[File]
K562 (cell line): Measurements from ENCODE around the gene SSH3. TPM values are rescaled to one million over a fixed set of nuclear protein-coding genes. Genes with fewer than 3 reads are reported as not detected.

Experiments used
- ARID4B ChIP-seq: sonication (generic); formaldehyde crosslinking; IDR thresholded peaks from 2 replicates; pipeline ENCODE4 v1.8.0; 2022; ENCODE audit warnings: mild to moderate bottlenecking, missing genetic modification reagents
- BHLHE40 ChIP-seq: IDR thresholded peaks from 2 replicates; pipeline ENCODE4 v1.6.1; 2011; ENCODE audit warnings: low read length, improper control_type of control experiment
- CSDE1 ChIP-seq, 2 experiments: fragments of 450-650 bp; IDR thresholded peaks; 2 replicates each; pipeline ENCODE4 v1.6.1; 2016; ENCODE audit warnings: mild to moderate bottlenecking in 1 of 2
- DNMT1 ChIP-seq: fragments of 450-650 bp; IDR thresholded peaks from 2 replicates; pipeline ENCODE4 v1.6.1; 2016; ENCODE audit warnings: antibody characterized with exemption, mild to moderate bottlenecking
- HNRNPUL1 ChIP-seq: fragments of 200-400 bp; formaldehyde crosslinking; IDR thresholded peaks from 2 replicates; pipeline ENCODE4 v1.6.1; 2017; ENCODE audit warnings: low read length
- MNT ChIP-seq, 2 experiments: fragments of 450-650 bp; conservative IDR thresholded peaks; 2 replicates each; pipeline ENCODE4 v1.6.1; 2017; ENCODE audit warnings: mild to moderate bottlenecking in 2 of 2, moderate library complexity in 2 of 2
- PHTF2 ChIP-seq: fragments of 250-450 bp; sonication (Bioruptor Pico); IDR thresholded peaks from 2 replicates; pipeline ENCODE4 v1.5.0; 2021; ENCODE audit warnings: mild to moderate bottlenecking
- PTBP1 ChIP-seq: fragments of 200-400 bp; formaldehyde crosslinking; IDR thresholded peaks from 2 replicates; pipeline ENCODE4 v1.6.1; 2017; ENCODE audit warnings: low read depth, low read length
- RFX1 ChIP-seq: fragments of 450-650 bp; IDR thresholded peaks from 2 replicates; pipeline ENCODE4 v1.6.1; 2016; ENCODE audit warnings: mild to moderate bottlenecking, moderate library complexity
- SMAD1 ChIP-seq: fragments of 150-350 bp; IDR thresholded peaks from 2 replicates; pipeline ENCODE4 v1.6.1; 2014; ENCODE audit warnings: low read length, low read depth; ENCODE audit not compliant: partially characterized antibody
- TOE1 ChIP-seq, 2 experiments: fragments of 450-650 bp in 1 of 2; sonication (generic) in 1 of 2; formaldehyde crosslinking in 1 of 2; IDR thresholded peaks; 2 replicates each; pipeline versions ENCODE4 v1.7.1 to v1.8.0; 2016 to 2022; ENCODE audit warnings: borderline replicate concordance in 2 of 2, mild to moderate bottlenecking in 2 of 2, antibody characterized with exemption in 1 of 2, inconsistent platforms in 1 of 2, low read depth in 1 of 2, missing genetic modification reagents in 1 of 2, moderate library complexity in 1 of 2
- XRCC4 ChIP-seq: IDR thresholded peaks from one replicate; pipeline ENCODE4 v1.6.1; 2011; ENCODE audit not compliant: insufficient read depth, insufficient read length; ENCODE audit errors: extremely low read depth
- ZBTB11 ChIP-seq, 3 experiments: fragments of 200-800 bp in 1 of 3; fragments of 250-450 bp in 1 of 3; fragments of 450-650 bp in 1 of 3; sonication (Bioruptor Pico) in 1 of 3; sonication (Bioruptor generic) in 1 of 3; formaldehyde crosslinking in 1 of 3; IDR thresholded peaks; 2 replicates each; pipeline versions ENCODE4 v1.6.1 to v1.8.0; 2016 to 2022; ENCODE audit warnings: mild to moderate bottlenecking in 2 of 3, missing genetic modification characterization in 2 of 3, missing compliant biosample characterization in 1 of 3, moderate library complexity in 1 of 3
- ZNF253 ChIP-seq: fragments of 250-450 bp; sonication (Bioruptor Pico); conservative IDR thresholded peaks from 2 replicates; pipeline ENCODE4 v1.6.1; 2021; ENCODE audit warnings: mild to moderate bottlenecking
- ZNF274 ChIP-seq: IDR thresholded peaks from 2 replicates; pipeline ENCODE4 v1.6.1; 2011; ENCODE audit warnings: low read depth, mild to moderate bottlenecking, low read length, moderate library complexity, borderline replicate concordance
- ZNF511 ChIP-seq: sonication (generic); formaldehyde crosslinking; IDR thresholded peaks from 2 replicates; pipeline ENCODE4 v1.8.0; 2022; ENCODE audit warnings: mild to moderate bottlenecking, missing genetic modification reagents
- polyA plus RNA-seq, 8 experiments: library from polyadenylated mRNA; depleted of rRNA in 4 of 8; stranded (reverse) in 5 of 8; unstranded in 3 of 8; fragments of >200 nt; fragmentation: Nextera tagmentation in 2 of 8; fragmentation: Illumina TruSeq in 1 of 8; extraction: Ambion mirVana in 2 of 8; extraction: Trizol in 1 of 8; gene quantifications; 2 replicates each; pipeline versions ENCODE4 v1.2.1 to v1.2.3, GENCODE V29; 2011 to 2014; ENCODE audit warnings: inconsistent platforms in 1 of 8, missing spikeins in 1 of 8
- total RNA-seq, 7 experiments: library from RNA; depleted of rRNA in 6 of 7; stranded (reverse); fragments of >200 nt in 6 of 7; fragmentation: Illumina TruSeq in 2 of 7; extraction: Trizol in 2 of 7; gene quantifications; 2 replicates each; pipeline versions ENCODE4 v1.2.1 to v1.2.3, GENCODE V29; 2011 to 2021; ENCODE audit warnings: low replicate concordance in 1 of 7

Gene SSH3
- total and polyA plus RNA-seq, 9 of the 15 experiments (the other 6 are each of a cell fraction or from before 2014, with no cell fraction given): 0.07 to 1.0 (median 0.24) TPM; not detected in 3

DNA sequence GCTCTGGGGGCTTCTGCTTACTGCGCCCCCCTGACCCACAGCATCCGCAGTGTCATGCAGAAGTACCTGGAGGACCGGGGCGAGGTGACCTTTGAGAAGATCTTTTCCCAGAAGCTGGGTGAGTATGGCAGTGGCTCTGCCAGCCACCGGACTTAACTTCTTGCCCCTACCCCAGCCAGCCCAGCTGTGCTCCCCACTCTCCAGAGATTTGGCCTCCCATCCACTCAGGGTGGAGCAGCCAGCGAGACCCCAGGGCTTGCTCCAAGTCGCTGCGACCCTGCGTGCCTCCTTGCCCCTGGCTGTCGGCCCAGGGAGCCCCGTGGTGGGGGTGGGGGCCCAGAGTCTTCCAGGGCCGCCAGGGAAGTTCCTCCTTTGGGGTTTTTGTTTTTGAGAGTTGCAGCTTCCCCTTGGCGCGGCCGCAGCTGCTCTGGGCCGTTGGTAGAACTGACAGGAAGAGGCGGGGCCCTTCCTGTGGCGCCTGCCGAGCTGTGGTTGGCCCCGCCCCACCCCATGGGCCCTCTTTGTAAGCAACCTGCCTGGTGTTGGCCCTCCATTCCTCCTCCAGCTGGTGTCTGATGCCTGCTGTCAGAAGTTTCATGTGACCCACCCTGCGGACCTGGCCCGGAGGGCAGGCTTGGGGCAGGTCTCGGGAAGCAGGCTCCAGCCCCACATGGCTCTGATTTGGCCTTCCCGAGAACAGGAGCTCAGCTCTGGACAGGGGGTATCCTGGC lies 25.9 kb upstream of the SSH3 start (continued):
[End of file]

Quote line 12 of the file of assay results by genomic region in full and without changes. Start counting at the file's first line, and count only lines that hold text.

- SMAD1 ChIP-seq: fragments of 150-350 bp; IDR thresholded peaks from 2 replicates; pipeline ENCODE4 v1.6.1; 2014; ENCODE audit warnings: low read length, low read depth; ENCODE audit not compliant: partially characterized antibody